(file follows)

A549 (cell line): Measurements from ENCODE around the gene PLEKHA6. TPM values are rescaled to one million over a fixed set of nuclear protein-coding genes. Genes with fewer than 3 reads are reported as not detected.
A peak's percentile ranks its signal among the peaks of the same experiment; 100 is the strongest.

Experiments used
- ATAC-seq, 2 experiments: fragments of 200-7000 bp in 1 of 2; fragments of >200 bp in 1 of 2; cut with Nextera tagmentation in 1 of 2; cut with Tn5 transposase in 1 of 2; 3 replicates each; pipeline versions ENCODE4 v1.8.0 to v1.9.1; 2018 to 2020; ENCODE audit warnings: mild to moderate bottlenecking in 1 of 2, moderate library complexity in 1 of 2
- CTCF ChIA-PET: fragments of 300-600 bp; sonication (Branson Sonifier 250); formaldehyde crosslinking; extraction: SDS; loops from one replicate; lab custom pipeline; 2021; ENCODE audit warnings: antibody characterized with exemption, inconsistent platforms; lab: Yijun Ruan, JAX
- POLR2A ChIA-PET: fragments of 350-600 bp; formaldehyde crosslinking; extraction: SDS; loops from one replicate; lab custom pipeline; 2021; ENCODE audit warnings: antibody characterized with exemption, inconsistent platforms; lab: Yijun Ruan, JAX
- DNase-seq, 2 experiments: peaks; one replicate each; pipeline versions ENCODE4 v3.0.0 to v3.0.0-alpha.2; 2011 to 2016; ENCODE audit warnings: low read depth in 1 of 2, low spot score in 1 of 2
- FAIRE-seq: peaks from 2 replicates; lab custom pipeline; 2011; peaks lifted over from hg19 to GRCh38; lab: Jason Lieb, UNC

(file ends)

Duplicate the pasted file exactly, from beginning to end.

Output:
A549 (cell line): Measurements from ENCODE around the gene PLEKHA6. TPM values are rescaled to one million over a fixed set of nuclear protein-coding genes. Genes with fewer than 3 reads are reported as not detected.
A peak's percentile ranks its signal among the peaks of the same experiment; 100 is the strongest.

Experiments used
- ATAC-seq, 2 experiments: fragments of 200-7000 bp in 1 of 2; fragments of >200 bp in 1 of 2; cut with Nextera tagmentation in 1 of 2; cut with Tn5 transposase in 1 of 2; 3 replicates each; pipeline versions ENCODE4 v1.8.0 to v1.9.1; 2018 to 2020; ENCODE audit warnings: mild to moderate bottlenecking in 1 of 2, moderate library complexity in 1 of 2
- CTCF ChIA-PET: fragments of 300-600 bp; sonication (Branson Sonifier 250); formaldehyde crosslinking; extraction: SDS; loops from one replicate; lab custom pipeline; 2021; ENCODE audit warnings: antibody characterized with exemption, inconsistent platforms; lab: Yijun Ruan, JAX
- POLR2A ChIA-PET: fragments of 350-600 bp; formaldehyde crosslinking; extraction: SDS; loops from one replicate; lab custom pipeline; 2021; ENCODE audit warnings: antibody characterized with exemption, inconsistent platforms; lab: Yijun Ruan, JAX
- DNase-seq, 2 experiments: peaks; one replicate each; pipeline versions ENCODE4 v3.0.0 to v3.0.0-alpha.2; 2011 to 2016; ENCODE audit warnings: low read depth in 1 of 2, low spot score in 1 of 2
- FAIRE-seq: peaks from 2 replicates; lab custom pipeline; 2011; peaks lifted over from hg19 to GRCh38; lab: Jason Lieb, UNC